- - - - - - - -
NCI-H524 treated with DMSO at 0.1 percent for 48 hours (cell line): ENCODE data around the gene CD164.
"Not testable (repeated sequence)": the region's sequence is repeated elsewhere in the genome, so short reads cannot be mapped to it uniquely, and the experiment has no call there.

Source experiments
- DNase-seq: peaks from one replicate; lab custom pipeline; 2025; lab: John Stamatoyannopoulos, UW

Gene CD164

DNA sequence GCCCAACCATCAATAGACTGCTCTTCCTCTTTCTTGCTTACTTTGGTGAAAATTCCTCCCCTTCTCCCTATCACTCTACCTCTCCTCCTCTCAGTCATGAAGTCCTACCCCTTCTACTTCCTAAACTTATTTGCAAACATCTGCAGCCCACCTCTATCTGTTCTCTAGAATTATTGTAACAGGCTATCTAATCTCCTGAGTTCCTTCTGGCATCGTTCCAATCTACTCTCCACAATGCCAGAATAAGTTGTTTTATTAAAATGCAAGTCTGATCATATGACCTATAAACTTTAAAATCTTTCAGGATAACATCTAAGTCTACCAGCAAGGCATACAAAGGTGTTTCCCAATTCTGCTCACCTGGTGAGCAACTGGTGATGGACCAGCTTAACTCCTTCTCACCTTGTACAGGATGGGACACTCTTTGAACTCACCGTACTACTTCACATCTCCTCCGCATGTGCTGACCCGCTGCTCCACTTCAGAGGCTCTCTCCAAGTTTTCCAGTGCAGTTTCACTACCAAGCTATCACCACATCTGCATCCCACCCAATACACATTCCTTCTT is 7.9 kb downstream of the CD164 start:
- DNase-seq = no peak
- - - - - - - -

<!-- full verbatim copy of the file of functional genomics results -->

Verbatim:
NCI-H524 treated with DMSO at 0.1 percent for 48 hours (cell line): ENCODE data around the gene CD164.
"Not testable (repeated sequence)": the region's sequence is repeated elsewhere in the genome, so short reads cannot be mapped to it uniquely, and the experiment has no call there.

Source experiments
- DNase-seq: peaks from one replicate; lab custom pipeline; 2025; lab: John Stamatoyannopoulos, UW

Gene CD164

DNA sequence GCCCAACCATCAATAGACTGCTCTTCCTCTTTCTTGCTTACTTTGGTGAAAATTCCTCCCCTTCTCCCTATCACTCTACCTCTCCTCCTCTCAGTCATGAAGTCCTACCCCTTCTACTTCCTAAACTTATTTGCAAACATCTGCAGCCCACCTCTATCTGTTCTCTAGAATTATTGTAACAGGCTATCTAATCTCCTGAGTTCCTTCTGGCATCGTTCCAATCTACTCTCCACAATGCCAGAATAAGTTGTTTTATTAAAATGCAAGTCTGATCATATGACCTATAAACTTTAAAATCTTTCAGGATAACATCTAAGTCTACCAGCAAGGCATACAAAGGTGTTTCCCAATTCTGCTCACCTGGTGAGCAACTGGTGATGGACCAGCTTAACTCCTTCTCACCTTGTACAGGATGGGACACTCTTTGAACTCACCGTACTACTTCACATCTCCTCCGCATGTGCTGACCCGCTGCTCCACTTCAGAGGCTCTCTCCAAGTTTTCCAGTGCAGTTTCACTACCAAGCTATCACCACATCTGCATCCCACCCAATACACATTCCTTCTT is 7.9 kb downstream of the CD164 start:
- DNase-seq = no peak